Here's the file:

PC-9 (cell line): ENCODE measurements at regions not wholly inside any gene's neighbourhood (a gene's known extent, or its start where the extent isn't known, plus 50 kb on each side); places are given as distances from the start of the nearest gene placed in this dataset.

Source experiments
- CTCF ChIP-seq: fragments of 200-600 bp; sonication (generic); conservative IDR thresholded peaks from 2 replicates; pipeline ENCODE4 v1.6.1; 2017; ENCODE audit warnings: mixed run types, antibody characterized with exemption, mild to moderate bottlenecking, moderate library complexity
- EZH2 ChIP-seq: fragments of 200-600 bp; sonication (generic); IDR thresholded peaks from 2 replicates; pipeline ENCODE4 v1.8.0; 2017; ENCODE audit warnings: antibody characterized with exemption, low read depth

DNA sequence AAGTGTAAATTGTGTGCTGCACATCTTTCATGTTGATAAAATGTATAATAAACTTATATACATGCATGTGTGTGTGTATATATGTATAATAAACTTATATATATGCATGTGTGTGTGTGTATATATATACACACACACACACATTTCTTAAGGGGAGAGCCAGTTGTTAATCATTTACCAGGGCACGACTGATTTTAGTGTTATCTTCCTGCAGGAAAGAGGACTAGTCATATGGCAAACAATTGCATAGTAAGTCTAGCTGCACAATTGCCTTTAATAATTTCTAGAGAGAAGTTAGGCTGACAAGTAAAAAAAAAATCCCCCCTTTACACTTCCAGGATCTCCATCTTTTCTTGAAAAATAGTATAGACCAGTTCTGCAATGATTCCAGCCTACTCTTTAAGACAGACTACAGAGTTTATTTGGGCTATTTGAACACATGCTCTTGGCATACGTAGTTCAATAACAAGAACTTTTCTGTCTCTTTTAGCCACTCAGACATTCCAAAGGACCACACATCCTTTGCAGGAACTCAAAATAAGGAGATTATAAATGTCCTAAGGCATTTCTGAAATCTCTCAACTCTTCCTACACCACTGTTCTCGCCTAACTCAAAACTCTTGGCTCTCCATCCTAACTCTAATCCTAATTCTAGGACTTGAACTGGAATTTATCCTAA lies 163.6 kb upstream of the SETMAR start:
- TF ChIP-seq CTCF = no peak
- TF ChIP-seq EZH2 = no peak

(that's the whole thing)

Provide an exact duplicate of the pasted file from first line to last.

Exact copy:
PC-9 (cell line): ENCODE measurements at regions not wholly inside any gene's neighbourhood (a gene's known extent, or its start where the extent isn't known, plus 50 kb on each side); places are given as distances from the start of the nearest gene placed in this dataset.

Source experiments
- CTCF ChIP-seq: fragments of 200-600 bp; sonication (generic); conservative IDR thresholded peaks from 2 replicates; pipeline ENCODE4 v1.6.1; 2017; ENCODE audit warnings: mixed run types, antibody characterized with exemption, mild to moderate bottlenecking, moderate library complexity
- EZH2 ChIP-seq: fragments of 200-600 bp; sonication (generic); IDR thresholded peaks from 2 replicates; pipeline ENCODE4 v1.8.0; 2017; ENCODE audit warnings: antibody characterized with exemption, low read depth

DNA sequence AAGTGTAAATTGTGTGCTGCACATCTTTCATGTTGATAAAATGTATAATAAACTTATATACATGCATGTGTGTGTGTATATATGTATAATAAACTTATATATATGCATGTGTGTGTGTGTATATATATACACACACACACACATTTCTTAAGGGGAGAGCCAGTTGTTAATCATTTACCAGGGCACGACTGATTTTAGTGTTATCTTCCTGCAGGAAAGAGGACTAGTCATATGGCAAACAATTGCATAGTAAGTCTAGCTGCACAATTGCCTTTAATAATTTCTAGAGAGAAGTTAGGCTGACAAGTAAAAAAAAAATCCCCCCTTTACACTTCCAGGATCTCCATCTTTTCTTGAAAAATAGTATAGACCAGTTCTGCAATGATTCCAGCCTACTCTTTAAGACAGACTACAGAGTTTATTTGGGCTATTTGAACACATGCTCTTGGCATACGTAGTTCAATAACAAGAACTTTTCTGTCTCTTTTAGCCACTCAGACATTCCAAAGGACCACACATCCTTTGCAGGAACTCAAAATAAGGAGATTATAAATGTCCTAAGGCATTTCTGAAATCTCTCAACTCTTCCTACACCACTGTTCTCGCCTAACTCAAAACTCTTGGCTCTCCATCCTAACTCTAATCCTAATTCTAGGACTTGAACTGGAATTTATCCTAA lies 163.6 kb upstream of the SETMAR start:
- TF ChIP-seq CTCF = no peak
- TF ChIP-seq EZH2 = no peak